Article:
In this state, the assembled query is turned into a compiled binary that can be sent to the workers. Depending on the complexity of the query, it can remain in this state for a significant amount of time. This phase of the query lifecycle is highly parallelized. Information available to rules includes memory requirements, confidence in memory estimates, and the number of workers. You can write rules to throttle compile resources and make decisions based on memory information.
Acquire Resources
Resources are acquired for the query. Compile statistics are now available to WLM, as well as the size of the loader cache. You cannot apply rules to queries in this state.
The query is sent to the worker nodes and starts executing on one or more nodes. Detailed query statistics are now available. Runtime WLM rules can be applied.
Client Wait
The query is sending rows to the client and waiting for the client to receive or request all the rows. You cannot apply rules to queries in this state.
Completion states: Done, Error, Cancel
Done state is reached after the last result rows have been received by the client. Error state is reached when a query fails for some reason (and is not restarted). Cancel state is reached when the query is cancelled by the user. Completion rules can be applied when queries reach any of these states, to take simple actions such as logging messages.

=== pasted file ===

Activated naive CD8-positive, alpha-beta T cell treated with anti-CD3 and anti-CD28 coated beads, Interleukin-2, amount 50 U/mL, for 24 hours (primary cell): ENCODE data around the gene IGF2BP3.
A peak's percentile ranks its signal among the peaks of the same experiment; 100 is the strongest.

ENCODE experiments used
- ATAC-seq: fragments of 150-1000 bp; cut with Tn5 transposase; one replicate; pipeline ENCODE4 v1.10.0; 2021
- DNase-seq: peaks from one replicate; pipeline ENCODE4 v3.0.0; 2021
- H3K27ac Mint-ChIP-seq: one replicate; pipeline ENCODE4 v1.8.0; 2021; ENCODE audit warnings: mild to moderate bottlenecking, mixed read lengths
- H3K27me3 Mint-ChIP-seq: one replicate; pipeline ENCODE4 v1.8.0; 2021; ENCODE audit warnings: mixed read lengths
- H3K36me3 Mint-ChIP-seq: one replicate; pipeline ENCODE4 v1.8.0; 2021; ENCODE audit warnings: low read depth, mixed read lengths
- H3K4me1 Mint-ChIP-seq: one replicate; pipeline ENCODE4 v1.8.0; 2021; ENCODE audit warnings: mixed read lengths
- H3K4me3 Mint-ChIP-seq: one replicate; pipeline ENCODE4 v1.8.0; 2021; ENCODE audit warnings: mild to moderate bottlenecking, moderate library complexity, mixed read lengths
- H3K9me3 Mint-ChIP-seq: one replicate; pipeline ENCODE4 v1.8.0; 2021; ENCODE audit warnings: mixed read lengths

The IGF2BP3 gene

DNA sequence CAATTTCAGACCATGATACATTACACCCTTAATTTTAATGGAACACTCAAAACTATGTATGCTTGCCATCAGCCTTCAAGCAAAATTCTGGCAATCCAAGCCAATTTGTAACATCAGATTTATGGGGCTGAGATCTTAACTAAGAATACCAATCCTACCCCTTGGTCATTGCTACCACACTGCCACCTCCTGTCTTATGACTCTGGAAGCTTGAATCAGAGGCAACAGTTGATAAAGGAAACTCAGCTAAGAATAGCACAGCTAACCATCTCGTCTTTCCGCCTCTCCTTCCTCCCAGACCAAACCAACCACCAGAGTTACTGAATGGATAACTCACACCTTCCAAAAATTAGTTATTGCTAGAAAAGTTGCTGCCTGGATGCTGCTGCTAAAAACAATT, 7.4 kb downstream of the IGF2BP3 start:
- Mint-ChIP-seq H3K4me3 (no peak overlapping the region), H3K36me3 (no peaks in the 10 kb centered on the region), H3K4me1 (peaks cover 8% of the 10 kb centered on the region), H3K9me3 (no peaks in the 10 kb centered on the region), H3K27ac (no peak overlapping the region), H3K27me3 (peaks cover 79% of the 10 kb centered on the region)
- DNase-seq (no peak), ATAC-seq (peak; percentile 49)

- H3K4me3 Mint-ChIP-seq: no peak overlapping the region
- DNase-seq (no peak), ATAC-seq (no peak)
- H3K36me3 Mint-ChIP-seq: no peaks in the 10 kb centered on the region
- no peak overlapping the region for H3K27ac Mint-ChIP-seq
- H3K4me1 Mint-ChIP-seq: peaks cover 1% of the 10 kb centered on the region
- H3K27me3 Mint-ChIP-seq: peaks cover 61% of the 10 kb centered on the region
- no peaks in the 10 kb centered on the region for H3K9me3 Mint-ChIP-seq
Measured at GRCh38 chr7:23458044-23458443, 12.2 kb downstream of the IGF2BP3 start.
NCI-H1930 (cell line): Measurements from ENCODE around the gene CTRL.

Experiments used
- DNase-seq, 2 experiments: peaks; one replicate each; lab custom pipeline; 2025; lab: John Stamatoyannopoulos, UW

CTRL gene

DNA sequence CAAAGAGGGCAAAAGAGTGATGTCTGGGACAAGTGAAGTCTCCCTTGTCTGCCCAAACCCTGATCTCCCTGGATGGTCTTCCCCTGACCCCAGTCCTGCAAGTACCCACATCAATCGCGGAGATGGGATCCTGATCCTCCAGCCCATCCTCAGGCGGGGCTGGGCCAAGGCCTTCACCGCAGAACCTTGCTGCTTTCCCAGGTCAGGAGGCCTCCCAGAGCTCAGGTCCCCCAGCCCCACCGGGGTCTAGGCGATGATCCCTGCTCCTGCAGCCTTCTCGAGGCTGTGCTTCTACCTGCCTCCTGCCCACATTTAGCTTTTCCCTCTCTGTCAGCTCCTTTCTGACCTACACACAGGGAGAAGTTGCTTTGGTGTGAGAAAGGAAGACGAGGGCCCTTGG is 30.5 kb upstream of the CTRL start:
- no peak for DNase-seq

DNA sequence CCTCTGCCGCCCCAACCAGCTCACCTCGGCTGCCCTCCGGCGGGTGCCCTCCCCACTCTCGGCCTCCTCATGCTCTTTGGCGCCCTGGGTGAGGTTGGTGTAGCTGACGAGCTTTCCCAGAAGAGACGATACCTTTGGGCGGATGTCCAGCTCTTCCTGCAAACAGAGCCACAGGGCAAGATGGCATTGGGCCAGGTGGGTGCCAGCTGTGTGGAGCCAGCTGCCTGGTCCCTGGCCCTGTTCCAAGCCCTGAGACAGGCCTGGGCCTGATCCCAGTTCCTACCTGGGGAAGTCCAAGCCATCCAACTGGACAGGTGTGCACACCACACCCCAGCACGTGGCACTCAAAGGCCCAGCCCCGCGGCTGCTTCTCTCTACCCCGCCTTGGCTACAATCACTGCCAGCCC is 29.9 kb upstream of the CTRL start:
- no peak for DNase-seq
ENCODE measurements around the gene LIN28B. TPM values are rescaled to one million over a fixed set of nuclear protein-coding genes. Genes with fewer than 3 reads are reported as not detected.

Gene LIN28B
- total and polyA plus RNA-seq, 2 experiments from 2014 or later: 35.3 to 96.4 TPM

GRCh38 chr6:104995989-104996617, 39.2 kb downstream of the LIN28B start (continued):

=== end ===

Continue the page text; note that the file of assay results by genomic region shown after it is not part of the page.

Queries remain in the sys.query view (with state Done) until they are asynchronously written to the sys.log_query view. At that point they no longer appear in sys.query. The same query ID may appear in both views for a brief period of time.

Restart states: On Error, On User (via Rule or Administrator)
Queries may be restarted by the user or by the system.

A number of known query error codes will trigger an automatic restart, causing query execution to be retried. For example, a query that runs out of memory is typically restarted. A query that is moved from one resource pool to another may also be restarted by the system if the move does not provide adequate resources.

A query may also be restarted based on the application of a specific rule or when an administrator runs a SQL RESTART command.

Queries are restartable from the Assemble, Compile, Acquire Resources, and Run states and may cycle through those states multiple times. Restarted queries always restart from the Assemble state. When a query restarts, it may run under different conditions because the workload is changing as other queries are submitted or completed. Additional resources may or may not become available to a restarted query. Note that when a query restarts, it is subject to the same sequence of rules that were evaluated and applied when it was first submitted (as well as any specific restart rules when it goes into a restart state). A rule that was evaluated when a query first entered the Compile state, for example, may have a different outcome the second time it enters that state.

A small set of WLM actions can be applied when a query enters a Restart state, mainly for logging and audit purposes.

See Rule Types for more details.